The airlaid three-dimensional cellulosic fibers are preferably wood pulp fibers and, most preferably, twisted wood pulp fibers. Preferably, the wood pulp fibers are chemically treated and predried to obtain a 90 to 95% solids content. Examples of wood pulp fibers include various mechanical and chemical pulp fibers, such as cedar fibers, southern pine fibers, spruce fibers, and hemlock fibers. Suitable three-dimensional and twisted fibers are prepared by several methods, such as those described in U.S. Pat. No. 4,036,679 to Back, U.S. Pat. No. 3,809,604 to Estes, and U.S. Pat. No. 3,756,913 to Wodka. The particular fibers used depend upon the type of texture, such as soft, wooly, or fluffy, that is desired. Suitable dimensions for the fibers include lengths of from 0.5 millimeters to 5 millimeters, and thicknesses of from 1 micron to 6 microns.
The weight of the cellulosic fibers forming each nonwoven layer is within the range of 20 pounds/ream to 50 pounds/ream. The separate layers containing the cellulosic fibers can be formed by air laying the cellulosic fibers onto various belts known in the art. One type of apparatus for air forming each layer of cellulosic fibers is shown in U.S. Pat. No. 4,292,271 to Buob et al.
The latex binder, used to bind together the three-dimensional cellulosic fibers in each nonwoven layer or used as the additional adhesive, can be selected from various latex adhesives known in the art. Acceptable latex adhesives include acrylate emulsions, butadiene-styrene emulsions, acetate-ethylene emulsions, and acrylonitrile-butadiene emulsions. An especially effective latex adhesive is acetate-ethylene, which is sold under the trademark AIRFLEX A-106 by Air Products, inc. of Penna.
The skilled artisan can select the particular latex adhesive depending upon the type of cellulosic fibers that are to be bound. The latex adhesive may be applied by known techniques such as spraying or foaming.
The amount of solids in the latex adhesive used depends, inter alia, on the weight of the cellulosic fibers in each layer. Generally, latex adhesives having from 15 to 25% solids are used.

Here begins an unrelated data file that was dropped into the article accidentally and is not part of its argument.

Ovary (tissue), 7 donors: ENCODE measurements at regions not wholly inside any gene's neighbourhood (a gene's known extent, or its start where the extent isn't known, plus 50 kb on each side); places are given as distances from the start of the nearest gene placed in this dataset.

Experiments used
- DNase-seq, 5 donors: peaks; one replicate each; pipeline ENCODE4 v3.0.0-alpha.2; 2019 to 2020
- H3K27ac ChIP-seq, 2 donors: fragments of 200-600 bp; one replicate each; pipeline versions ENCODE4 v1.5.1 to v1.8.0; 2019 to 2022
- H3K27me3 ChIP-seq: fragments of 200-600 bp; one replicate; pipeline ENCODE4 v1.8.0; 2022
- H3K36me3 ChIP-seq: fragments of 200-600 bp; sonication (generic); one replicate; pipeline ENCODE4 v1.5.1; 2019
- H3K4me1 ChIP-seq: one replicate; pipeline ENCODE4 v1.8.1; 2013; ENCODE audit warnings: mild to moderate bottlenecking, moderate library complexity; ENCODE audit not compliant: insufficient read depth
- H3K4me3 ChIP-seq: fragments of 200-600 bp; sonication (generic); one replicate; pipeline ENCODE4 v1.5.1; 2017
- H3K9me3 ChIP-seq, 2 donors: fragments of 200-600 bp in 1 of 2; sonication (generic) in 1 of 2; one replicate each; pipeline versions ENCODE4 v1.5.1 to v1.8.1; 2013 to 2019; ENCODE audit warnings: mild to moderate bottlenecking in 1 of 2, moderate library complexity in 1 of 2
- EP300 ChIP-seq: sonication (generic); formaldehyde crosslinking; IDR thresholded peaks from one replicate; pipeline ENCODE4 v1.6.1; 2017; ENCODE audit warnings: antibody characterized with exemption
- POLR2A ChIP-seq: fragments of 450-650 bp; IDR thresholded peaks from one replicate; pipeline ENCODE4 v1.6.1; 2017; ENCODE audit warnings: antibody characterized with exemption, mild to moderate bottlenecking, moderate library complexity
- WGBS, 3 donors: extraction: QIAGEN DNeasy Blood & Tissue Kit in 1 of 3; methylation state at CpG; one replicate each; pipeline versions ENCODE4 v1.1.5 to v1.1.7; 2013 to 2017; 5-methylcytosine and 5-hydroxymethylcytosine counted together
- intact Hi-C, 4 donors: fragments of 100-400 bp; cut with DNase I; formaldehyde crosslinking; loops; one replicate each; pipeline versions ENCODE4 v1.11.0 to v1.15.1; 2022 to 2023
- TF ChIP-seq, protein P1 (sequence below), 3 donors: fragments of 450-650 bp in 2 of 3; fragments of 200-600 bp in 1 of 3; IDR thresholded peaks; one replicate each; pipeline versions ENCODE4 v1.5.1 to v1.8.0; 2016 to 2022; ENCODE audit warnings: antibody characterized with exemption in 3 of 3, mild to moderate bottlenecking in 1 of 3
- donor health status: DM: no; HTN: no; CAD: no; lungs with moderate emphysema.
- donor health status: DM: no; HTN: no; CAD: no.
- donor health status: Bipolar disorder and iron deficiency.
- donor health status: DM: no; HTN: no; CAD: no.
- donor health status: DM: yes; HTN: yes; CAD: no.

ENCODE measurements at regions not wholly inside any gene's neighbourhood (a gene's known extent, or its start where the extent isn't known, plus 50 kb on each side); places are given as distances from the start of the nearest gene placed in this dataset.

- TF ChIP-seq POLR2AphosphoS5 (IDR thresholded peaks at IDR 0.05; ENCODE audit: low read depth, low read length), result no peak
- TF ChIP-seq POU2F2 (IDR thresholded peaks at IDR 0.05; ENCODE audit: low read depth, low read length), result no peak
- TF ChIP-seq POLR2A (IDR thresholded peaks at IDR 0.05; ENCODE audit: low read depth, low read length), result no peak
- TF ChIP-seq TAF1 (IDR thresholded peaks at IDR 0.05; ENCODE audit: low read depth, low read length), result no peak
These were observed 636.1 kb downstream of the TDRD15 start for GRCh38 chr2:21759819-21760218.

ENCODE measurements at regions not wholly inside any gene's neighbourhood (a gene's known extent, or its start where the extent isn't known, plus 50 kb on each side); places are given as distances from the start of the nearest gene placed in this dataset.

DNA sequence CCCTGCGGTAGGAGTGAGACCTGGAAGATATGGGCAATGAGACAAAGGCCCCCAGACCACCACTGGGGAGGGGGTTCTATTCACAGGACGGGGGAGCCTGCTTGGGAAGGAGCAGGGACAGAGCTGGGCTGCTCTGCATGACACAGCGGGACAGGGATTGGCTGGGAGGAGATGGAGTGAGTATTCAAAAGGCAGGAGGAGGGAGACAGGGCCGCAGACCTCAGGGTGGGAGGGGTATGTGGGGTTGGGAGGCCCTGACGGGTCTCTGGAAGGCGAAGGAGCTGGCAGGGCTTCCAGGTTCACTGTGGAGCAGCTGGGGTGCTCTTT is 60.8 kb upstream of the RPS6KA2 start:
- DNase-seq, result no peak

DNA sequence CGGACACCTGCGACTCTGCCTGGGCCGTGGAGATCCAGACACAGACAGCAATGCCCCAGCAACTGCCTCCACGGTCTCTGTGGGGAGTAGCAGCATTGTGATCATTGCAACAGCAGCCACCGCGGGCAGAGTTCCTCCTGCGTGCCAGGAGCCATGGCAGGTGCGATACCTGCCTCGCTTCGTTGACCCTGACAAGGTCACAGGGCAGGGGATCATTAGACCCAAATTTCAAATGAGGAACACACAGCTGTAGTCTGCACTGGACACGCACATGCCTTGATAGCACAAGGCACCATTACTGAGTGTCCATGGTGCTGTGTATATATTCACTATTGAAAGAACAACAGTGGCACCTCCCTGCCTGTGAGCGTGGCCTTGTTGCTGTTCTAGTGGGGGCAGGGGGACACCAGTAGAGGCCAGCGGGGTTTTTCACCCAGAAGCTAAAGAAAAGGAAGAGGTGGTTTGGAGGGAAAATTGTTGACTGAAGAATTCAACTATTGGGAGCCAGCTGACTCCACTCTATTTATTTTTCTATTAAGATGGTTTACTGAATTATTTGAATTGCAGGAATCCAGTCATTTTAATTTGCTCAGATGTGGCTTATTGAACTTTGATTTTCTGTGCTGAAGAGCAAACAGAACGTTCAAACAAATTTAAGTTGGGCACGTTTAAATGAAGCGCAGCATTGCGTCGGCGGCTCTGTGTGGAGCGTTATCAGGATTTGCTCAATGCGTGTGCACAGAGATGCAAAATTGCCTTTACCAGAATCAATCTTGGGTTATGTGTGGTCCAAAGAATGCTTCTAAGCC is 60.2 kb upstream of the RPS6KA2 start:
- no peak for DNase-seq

As indicated above, the fibers of the wetlaid nonwoven web have a sheath-core configuration whereby the sheath member has a lower melting point than that of the core member. Typically both the sheath and core members are made of a thermoplastic synthetic material although it is possible for the sheath member to be made of a thermoplastic synthetic material and the core member to be made of a thermosetting synthetic material. It is also possible for the sheath member and the core member to be made of the same synthetic polymer such as polyethylene as long as the polymer which forms the sheath member has a lower melting point than the polymer which forms the core member.
Typical bicomponent fibers of the wetlaid nonwoven web may comprise a polyolefin sheath, for example polyethylene surrounding a polyester core such as for example polyethylene terephthalate. The polyethylene sheath has a melting point low enough so that the bicomponent fibers can be bonded to one another by passing the nonwoven web through the Yankee Dryer of a low speed paper machine. Another effective combination is a sheath member made of a polypropylene and a core member made of polyester.
The thermoplastic synthetic fibers which can be utilized for the sheath and core members of the present invention include those fibers which will melt or soften at a temperature below about 300° F. Typical thermoplastic synthetic fibers include present invention include those fibers which will melt or soften at a temperature below about 300° F. Typical thermoplastic synthetic fibers include polyolefins containing 1 to 8 carbon atoms, e.g. polyethylene, polypropylene, polybutylene, and copolymers thereof, polytetrafluoroethylene, polyesters, e.g. polyethylene terephthalate, polyvinyl acetate, polyvinyl chloride acetate, polyvinyl butyral, acrylic resins, e.g. polyacrylate, and polymethylacrylate, polymethylmethacrylate, polyamides, namely nylon, polyvinyl chloride, polyvinylidene chloride, polystyrene, polyvinyl alcohol, polyurethanes, cellulosic resins, namely cellulosic nitrate, cellulosic acetate, cellulosic acetate butyrate, ethyl cellulose, etc., copolymers of any of the above materials, e.g. ethylene-vinyl acetate copolymers, ethylene-acrylic acid copolymers, styrene-butadiene block copolymers, Kraton and the like.
The core member can also be made of a thermosetting resin such as phenol-formaldehyde, phenol furfural, urea-formaldehyde, melamine-formaldehyde, silicone rubber, and the like.
The sheath-core bicomponent wetlaid nonwoven web may also contain up to about 20% by weight, preferably about 5 to 10% by weight of wood pulp with the substantial balance being composed of the bicomponent fibers. A preferred mixture is about 90% by weight of the bicomponent fibers and about 10% by weight of the wood pulp. The use of the wood pulp reduces the overall cost of the final laminate product without materially affecting the physical properties thereof.
The following example is provided to illustrate the present invention but should not be considered in any way as limiting the scope of the present invention.